Gov’t may reduce expenditure over tax cuts – Terkper

Former Finance Minister, Seth Terkper, has cast doubts over the government’s ability to meet potential revenue deficits following some tax cuts.

He argues that government will also be compelled to resort to cutting down on some critical expenditure to make up for the shortfall.

“It appears that the Minister seems to have shifted the debate to the middle because he is the one who is going to face reality… how do you finance free SHS, how do you finance the one million US dollars for the constituencies?” Seth Terkper quizzed.

He added, “We are told that some monies will be taken from the District Assemblies; the very ones that are going to be losing their revenue base. So they are very hard choices and it’s up to the Minister of Finance in consultation with the President and cabinet to show reality.”

Finance Minister, Ken Ofori Atta during the budget presentation on Thursday, announced that about eight taxes that will be abolished whilst four others will be reviewed.

The taxes to be abolished include the 1 percent special import levy, and the 17.5% VAT on financial services and domestic air tickets.

The move has been met with excitement from the beneficiary sectors. But Seth Terkper told Citi Business News government may suffer severe challenges considering some risks that confront the economy.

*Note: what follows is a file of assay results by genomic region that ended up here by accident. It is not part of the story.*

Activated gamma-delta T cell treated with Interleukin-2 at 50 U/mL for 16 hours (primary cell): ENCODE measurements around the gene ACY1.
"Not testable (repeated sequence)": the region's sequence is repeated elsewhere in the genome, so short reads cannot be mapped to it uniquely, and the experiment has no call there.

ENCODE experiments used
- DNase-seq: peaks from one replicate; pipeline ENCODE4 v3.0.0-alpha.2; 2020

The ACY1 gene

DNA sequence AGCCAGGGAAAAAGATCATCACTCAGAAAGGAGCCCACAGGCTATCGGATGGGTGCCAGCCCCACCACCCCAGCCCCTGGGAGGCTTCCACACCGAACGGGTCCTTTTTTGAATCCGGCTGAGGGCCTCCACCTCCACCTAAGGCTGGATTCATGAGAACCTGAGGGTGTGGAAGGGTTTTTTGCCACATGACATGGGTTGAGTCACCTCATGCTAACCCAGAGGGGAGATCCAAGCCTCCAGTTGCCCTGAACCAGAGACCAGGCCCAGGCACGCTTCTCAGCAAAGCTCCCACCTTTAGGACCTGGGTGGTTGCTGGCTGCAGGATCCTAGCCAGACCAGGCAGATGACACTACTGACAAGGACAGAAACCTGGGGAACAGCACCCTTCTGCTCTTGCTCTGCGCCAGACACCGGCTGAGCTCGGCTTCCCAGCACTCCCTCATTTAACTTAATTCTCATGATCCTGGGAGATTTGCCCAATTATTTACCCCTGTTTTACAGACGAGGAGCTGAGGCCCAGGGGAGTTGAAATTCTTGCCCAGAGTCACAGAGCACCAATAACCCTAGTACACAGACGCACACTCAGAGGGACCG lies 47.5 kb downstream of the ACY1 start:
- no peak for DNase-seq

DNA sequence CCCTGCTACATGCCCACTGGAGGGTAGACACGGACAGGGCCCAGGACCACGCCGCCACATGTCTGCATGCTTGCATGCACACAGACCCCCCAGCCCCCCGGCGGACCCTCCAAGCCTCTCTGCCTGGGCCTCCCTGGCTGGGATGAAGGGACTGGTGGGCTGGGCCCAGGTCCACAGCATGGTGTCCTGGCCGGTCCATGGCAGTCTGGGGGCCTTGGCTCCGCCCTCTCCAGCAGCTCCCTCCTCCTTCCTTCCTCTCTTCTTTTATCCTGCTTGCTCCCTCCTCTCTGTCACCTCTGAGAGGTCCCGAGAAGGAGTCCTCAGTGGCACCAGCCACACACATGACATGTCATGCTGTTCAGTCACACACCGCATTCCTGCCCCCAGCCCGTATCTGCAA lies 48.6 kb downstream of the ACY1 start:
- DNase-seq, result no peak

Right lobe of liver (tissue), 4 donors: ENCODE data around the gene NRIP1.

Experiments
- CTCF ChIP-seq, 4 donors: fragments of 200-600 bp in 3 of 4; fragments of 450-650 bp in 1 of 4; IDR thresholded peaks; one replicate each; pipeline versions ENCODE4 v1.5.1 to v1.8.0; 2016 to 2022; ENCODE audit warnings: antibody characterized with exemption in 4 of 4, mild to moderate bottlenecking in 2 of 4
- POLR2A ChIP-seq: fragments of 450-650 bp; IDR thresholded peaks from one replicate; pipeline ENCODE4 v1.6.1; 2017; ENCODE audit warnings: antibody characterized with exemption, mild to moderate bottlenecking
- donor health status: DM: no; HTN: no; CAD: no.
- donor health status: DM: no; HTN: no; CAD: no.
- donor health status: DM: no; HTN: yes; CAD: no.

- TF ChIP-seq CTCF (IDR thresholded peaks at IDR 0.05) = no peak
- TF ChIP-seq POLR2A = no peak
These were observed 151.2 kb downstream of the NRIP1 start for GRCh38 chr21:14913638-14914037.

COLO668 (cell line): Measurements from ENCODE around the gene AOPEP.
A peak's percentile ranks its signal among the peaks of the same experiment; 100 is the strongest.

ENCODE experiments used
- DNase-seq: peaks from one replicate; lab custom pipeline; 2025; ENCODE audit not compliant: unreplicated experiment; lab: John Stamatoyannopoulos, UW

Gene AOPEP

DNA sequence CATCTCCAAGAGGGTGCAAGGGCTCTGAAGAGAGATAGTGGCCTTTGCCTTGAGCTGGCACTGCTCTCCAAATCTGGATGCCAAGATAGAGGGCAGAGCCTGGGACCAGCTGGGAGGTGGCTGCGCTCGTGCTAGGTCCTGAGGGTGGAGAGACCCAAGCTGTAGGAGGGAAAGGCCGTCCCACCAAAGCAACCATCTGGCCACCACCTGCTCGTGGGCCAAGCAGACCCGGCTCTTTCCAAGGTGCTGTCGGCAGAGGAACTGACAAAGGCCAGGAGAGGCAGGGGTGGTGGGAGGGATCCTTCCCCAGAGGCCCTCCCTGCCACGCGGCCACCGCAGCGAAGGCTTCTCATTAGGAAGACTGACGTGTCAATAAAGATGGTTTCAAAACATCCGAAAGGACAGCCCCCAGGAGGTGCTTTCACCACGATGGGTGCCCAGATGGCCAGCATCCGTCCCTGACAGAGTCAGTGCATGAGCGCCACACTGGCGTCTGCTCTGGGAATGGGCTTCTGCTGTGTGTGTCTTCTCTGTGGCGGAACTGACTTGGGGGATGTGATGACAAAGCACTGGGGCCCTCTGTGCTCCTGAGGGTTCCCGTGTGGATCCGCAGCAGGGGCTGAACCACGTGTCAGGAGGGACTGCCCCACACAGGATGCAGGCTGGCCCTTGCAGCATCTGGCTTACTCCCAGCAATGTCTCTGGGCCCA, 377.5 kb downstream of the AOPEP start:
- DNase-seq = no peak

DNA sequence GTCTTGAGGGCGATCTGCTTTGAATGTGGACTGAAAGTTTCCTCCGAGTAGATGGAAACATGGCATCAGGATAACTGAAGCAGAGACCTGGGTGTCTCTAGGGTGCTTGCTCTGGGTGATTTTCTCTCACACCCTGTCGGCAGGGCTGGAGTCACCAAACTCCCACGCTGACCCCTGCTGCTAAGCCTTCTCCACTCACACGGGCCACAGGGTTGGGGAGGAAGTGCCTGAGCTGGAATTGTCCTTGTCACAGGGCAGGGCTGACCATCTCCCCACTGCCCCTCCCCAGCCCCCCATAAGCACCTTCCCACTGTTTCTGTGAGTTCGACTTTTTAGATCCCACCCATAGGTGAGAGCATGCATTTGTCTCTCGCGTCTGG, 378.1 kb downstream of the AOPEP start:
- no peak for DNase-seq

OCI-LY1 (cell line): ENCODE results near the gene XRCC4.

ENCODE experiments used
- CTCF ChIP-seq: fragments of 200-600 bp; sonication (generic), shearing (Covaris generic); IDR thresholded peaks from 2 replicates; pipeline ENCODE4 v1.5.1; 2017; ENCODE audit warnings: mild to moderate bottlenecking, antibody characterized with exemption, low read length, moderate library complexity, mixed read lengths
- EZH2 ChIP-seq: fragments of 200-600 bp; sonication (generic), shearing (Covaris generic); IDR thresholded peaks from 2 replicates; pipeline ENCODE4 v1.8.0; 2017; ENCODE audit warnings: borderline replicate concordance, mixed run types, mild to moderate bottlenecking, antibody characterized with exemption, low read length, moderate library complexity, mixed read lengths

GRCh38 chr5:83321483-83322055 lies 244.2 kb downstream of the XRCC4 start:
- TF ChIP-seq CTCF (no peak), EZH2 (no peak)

Some of the factors that the former finance minister alluded to include; falling crude oil prices, low revenue mobilization, among others.

“We are in the race with Kenya and others by African standards, and the NPP government can up its game. But some of these are regional so it means that the economy even if it doesn’t make 7%, it’s going to double around 6% from the 3% margin it is currently. With luck, the coming on-board of the TEN Fields, and the possibility of fixing the FPSO Kwame Nkrumah and commencement by Sankofa towards the end of the year should rake in forex and exports will shoot up.”

Other taxes that are up to be abolished are; 17.5% VAT/NHIL on selected imported medicines that are not produced locally, 17.5% VAT/NHIL on domestic airline tickets, 5% VAT on real estate cost, and  Duty on imported spare parts.

By: Pius Amihere Eduku/citibusinessnews.com/Ghana

Published on 4 March 2017 | 6:00 am at Source